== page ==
Thursday, January 6, 2011

Four Groups File to Join ATA Appeals Case Over LA Port Truck Program

Four Groups File to Join ATA Appeals Case Over LA Port Truck Program
Four groups, including three major trade industry associations, asked a federal appeals court on Wednesday to join the American Trucking Associations' ongoing litigation over the Los Angeles port's trucking program.

The four groups are: the National Right to Work Legal Defense Foundation; the Intermodal Association of North America, or IANA; the Owner-Operator Independent Drivers Association, or OOIDA; and the Harbor Trucking Association, or HTA, in a joint filing with the Center for Constitutional Jurisprudence.

The National Right to Work Legal Defense Foundation is a legal aid non-profit that in this case is representing the interests of several truckers who work in the Southern California drayage industry.

The other three groups are well-known trade industry organizations representing wide swaths of the shipping, international trade and transportation industries.

IANA, one of North America's leading industry trade associations, represents the combined interests of the intermodal freight industry. IANA's membership roster of more than 900 corporate members includes railroads – Class I, short-line and regional; water carriers and stacktrain operators; port authorities; intermodal truckers and over-the-road highway carriers; intermodal marketing and logistics companies; and suppliers to the industry such as equipment manufacturers, intermodal leasing companies and consulting firms.

OOIDA, the largest driver-based trade group, represents the interests of nearly 160,000 independent owner-operators and professional driver members in all 50 states and Canada.

The Harbor Trucking Association, which represents more than 80 trucking firms which service the ports of Long Beach and Los Angeles, and the other groups each asked the Ninth Circuit Court of Appeals to allow the groups to join in support of an ATA appeal before the court as amicus curiae, or “friends of the court.”

The HTA – which is not connected to the ATA – and the other groups reiterated in their filing several of the key arguments that the ATA has maintained since the start of the litigation: only the federal government can set certain regulations on interstate commerce, not local port authorities as in the case of the truck program; and, the lower court erred legally in ruling in favor of the Los Angeles port.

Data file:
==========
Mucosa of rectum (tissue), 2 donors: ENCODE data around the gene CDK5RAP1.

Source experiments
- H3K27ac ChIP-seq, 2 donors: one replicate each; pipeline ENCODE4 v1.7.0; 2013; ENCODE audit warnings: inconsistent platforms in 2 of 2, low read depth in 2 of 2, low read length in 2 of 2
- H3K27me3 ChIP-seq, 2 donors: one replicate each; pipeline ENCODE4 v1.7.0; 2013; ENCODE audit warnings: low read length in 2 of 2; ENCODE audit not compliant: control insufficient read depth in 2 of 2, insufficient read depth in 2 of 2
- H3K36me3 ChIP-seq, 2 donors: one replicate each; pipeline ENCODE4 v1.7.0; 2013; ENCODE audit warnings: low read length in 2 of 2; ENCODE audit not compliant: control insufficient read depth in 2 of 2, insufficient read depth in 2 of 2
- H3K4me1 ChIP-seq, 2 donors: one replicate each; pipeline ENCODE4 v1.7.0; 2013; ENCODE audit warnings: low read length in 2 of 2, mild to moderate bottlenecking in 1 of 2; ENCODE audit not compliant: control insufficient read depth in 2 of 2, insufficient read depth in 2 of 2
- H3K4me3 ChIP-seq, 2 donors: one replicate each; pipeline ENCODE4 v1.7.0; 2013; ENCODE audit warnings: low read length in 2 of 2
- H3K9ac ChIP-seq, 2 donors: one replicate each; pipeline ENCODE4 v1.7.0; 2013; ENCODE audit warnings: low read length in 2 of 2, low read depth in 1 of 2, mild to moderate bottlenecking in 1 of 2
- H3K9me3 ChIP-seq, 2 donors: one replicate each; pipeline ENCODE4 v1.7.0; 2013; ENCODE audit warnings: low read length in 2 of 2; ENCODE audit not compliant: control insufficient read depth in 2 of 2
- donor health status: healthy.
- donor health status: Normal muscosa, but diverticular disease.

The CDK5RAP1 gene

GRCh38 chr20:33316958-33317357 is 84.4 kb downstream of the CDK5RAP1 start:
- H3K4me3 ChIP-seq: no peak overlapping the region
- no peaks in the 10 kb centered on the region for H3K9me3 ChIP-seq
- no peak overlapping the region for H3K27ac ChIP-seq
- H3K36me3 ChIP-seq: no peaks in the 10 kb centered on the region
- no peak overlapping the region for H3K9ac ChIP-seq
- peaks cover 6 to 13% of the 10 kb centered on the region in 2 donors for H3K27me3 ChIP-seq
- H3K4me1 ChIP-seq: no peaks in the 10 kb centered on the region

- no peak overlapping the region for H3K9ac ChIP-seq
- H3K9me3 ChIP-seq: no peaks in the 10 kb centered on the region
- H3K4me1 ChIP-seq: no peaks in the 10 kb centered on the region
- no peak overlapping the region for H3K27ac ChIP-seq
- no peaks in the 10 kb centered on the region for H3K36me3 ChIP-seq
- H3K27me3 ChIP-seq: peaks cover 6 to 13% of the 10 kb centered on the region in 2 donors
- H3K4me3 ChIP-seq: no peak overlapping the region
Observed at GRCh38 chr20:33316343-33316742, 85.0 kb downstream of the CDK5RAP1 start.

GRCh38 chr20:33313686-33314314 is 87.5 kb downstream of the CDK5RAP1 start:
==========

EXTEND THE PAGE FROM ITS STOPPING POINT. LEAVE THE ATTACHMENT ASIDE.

Portions of the trucking program were implemented by the port in October 2008. However, several key components, including a requirement forcing all port-servicing trucking to hire per-hour employee drivers instead of per-load independent owner-operators, had been enjoined by the lower court while the ATA case was being heard.

District Court Judge Christina Snyder's Sept. 15, 2010, ruling in favor of the port dissolved the injunction, but nine days later she agreed to an ATA motion to keep the injunction in place on the employee-mandate while an appeal to her ruling was being heard by the Ninth Circuit.

Late last year, the Ninth Circuit Court approved an expedited time frame for a hearing, ordering the ATA to file their briefs no later than Dec. 28, 2010 and the port to file their arguments no later than January 31.

In their filing, HTA attorneys argue that the basis of the lower court ruling in favor of Los Angeles – that the port was exempt from federal laws because the port was operating as a market participant in the local drayage industry – was legally flawed and not supported by case law.

The HTA also argued that the truck program regulations, if fully implemented, would drastically reshape the local drayage industry, where more than 80 percent of all port-servicing drivers are currently independent owner-operators.

"These [truck program] regulations are devastating to the small businesses that work in the drayage industry," said the HTA filing. "Where Congress sought to encourage competition, these regulations seek to destroy it. Where Congress sought to reduce barriers to entry, these regulations seek instead to erect new barriers. Where Congress sought to drive down prices through efficient competition, these regulations seek instead to increase prices through reduced competition."

The HTA filing was prepared in conjunction with the Center for Constitutional Jurisprudence.

As a “friend of the court” party to the suit, the HTA would not be allowed to argue as a direct party to the case, but can volunteer information on points of law under discussion or other aspects of the case to assist the court in reaching a decision.